Thanks Karen - you gave me a lot to think about! I have ridden this horse once with a correctional supplied by the owner, keeping very light contact and he did fine, in an indoor arena. My inexperienced son rode him that same day and he did great for him - they looked great together. I think I would like to see how he does in the bit I described that I usually use...I'll keep you posted as this progresses
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Old 03-28-2010, 03:50 PM  
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I really agree with Karen.

I ride in a correctional when I am showing.. it looks like this
http://www.dmproducts.net/ITnkcor.html


I use mine for my horses shoulders, and although we are schooling to prevent him dropping his shoulder, he still drops on me mainly when I ask for a stop (especially at the lope). I have the long and low headset I want, and I do not need a that bit to bring his hocks underneath him, I use this bit for showing only in which you need that "edge" and preciseness along with the obvious being judged.

I would consider my bit to be very harsh..
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Old 03-28-2010, 09:42 PM  
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Scribbles, a bit can't lift the shoulders unless it is on a pulley to the ceiling. A bit can lighten the jaw, or encourage the poll to tip forward, but to lighten the shoulders you have to drive the hips up and under. Don't confuse the sharper response from a stronger bit with a lighter/balanced horse.
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Old 03-29-2010, 09:40 AM  
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I use a correction bit on my horse when I show, and school in it maybe once a week. Because they are intended to be used with minimal contact, the horse NEEDS to learn how to pick the bit up and it in the mouth. I have not had a problem with a horse getting behind the bit or bringing the face behind the vertical BECAUSE of what I stated previously. Below is a pic of my horse being ridden in a correction bit. Correction bits, like any other ported/shanked bits are for broke/finished horses.



Jennifer
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Old 03-29-2010, 11:53 AM  
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i'm sorry EquineAlberta, but this is what I meant with the shoulders, and I have the bit, and it works.. here is the concept.

http://www.dmproducts.net/THELIFTERTHEORY.html

GotaDunQh love the picture..very fancy
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Old 03-29-2010, 12:13 PM  
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The answer to horses training issues are not in the mouth with a "correction" bit. Correctional bits are shortcuts. If the horse is not listening to a snaffle, and you have to go to a bigger bit... the horse is lacking training.

"Tucking the nose" ??? The horse is reacting to pain and trying to relieve it. When the horse tucks its nose, hopefully the rider quits cueing them. So the horse thinks that is the right answer. It has nothing to do with true collection.

Big business in bits because people keep thinking the answer is in the mouth when the answer is really in the feet. I have a wall of bits gathering dust in my tackroom so I am not the pot calling the kettle black. I have been there, done that and invested lots of money in metal.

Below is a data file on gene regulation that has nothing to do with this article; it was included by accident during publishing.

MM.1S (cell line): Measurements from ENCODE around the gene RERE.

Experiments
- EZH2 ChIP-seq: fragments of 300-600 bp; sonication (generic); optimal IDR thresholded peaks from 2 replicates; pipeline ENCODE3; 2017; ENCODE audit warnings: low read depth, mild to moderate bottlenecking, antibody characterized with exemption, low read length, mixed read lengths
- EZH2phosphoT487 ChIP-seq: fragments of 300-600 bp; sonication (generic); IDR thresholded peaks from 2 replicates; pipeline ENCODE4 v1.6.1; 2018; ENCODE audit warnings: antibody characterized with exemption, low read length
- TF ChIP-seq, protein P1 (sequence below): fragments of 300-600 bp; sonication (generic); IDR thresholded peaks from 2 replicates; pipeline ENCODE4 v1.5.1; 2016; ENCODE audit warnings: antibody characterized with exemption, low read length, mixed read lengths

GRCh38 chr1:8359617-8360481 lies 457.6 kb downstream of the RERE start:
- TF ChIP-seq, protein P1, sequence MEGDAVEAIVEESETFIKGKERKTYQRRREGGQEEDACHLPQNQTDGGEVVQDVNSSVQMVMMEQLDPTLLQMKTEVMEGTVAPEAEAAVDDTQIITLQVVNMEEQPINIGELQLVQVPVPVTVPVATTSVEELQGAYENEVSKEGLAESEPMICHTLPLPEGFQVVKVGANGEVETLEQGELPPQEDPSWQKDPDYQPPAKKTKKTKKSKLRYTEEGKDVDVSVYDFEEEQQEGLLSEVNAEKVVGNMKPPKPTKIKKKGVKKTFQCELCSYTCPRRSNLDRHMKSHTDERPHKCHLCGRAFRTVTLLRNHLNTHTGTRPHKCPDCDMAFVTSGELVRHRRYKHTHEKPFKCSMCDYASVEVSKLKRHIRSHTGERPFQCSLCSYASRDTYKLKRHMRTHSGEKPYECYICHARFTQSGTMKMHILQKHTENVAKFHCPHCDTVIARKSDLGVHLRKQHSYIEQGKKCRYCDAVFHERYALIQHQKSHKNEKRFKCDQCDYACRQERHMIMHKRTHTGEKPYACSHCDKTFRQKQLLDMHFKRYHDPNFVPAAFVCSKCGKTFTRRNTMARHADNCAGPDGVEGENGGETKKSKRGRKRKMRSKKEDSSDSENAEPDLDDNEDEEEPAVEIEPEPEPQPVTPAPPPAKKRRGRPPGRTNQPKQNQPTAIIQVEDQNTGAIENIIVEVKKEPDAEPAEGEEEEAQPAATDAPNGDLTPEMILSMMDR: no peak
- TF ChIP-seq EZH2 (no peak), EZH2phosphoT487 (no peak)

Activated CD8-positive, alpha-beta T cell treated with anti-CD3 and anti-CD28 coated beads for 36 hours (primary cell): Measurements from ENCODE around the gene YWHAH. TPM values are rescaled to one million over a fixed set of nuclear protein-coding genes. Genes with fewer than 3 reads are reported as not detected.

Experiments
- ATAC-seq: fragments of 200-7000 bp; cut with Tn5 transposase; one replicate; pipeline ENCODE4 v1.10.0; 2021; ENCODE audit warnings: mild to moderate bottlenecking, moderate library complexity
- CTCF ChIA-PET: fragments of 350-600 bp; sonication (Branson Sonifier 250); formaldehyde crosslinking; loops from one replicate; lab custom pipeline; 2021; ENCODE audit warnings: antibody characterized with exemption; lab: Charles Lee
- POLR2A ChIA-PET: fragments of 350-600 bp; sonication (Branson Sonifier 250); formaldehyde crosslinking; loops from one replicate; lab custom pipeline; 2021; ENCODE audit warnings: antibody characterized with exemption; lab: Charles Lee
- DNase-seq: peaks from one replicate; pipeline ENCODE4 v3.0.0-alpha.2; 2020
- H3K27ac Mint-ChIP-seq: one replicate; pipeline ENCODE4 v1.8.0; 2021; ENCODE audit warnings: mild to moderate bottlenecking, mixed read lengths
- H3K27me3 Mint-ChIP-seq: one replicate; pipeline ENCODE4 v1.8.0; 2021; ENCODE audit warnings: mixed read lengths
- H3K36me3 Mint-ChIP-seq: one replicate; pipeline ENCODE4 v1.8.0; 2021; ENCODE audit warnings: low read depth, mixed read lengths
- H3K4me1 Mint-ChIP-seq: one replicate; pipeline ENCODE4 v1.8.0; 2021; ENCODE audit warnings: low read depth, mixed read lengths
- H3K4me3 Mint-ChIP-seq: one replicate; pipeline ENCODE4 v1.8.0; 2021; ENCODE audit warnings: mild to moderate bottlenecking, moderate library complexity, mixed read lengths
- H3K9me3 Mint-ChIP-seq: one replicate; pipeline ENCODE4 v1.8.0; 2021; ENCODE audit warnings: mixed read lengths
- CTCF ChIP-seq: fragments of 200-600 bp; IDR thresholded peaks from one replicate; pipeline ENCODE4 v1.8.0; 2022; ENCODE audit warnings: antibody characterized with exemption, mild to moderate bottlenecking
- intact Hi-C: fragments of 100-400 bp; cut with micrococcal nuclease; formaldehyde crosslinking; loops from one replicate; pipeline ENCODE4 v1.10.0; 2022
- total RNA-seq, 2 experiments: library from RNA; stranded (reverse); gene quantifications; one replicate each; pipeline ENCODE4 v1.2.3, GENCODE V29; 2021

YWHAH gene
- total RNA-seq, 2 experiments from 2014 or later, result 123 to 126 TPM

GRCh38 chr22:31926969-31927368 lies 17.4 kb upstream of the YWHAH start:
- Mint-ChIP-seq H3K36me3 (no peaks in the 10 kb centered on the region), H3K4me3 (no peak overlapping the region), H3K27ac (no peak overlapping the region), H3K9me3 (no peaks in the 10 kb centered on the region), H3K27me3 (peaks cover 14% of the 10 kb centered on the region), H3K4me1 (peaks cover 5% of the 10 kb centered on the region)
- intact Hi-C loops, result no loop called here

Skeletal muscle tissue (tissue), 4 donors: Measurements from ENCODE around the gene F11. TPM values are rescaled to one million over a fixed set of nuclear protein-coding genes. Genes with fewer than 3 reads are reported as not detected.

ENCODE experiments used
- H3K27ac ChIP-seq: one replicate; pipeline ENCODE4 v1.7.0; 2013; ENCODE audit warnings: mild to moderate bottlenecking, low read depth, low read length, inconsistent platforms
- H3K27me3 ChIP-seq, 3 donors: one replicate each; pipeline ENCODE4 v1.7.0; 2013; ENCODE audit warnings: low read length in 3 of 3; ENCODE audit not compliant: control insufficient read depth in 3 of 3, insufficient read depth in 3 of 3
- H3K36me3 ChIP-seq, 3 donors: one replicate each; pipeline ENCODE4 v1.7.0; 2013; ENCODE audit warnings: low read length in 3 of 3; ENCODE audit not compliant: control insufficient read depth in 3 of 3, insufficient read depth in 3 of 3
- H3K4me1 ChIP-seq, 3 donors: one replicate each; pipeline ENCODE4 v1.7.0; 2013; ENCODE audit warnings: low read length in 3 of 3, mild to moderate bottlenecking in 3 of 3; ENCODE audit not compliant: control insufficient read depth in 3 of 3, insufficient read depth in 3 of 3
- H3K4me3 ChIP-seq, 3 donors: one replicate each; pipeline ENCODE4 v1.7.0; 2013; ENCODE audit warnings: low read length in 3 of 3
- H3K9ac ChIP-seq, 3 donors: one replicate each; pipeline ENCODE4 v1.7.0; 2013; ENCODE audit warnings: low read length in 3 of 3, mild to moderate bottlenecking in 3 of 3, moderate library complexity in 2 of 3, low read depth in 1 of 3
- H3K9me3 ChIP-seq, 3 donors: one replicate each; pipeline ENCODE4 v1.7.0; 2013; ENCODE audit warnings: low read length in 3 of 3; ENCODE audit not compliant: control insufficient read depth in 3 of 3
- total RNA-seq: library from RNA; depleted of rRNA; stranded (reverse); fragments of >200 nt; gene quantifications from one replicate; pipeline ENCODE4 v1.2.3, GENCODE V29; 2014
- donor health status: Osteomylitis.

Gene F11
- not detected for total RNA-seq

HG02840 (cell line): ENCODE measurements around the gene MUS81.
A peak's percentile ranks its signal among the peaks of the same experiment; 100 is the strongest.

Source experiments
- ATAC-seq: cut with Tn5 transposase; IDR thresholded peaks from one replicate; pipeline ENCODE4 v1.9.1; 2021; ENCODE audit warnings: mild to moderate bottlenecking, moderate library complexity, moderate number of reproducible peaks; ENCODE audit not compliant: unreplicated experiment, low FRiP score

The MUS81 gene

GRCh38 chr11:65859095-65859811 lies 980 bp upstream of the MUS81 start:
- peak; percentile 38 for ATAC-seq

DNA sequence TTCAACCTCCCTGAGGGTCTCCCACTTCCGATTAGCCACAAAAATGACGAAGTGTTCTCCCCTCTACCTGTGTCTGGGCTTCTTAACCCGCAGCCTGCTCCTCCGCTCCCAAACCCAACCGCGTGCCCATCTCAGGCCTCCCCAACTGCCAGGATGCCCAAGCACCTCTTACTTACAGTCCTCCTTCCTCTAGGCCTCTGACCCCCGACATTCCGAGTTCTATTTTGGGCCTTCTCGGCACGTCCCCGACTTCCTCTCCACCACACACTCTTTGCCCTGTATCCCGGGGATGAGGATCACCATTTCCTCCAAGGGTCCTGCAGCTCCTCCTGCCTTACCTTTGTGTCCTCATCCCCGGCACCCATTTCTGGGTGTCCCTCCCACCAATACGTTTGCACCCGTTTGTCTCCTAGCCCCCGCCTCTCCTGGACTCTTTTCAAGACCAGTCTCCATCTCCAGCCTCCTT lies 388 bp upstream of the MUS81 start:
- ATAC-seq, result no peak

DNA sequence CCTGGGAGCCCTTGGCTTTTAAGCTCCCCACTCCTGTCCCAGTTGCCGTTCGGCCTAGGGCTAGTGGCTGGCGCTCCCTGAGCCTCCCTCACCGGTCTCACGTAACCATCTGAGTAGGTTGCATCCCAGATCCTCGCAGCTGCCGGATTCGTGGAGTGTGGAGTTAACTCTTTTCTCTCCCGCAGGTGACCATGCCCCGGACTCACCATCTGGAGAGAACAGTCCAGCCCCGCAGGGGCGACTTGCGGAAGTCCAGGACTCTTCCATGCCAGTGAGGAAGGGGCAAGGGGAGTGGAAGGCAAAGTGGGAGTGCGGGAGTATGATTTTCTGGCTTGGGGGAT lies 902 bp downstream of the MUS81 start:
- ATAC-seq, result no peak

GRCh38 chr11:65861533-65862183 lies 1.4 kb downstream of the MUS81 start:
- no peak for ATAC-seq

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Old 03-29-2010, 05:16 PM  
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Quote:
Originally Posted by Sharon Danielson View Post
The answer to horses training issues are not in the mouth with a "correction" bit. Correctional bits are shortcuts. If the horse is not listening to a snaffle, and you have to go to a bigger bit... the horse is lacking training.
"Tucking the nose" ??? The horse is reacting to pain and trying to relieve it. When the horse tucks its nose, hopefully the rider quits cueing them. So the horse thinks that is the right answer. It has nothing to do with true collection.

Big business in bits because people keep thinking the answer is in the mouth when the answer is really in the feet. I have a wall of bits gathering dust in my tackroom so I am not the pot calling the kettle black. I have been there, done that and invested lots of money in metal.
???

I have a senior western horse, so he's ridden in a ported bit. Can't show in a snaffle and he doesn't like snaffles anyway. In my case, the choice of bit has nothing to do with lack of training. A correction bit (have you seen pics of one?), is nothing more than a ported bit.

Jennifer
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Old 03-30-2010, 03:07 PM  
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Jennifer.... since you know how to use this type of bit properly and your horse is trained, that is how it is meant to be used.

If you read the post again, the rider may not be as skilled as you are or have the training you and your horse have. She is looking for something to fix a problem.

A finished bridle horses' bit is what people would call very severe. In the hands of a skilled, and knowledgeable rider, the duo are something to behold. It is the finished product of training, and skill.

Your horse does not like a snaffle because he is not used to a snaffle.

Finally, any bit can be severe if used inproperly.

Just my personal opinion...
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Old 03-31-2010, 10:13 AM  
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Quote:
Originally Posted by Sharon Danielson View Post
Jennifer.... since you know how to use this type of bit properly and your horse is trained, that is how it is meant to be used.

If you read the post again, the rider may not be as skilled as you are or have the training you and your horse have. She is looking for something to fix a problem.

A finished bridle horses' bit is what people would call very severe. In the hands of a skilled, and knowledgeable rider, the duo are something to behold. It is the finished product of training, and skill.

Your horse does not like a snaffle because he is not used to a snaffle.
Finally, any bit can be severe if used inproperly.

Just my personal opinion...
Once again....??????

Do you know my horse by some chance? He was started and shown for the first four years of his life ina snaffle, so he's pretty much used to them.....he does not prefer them.

Jennifer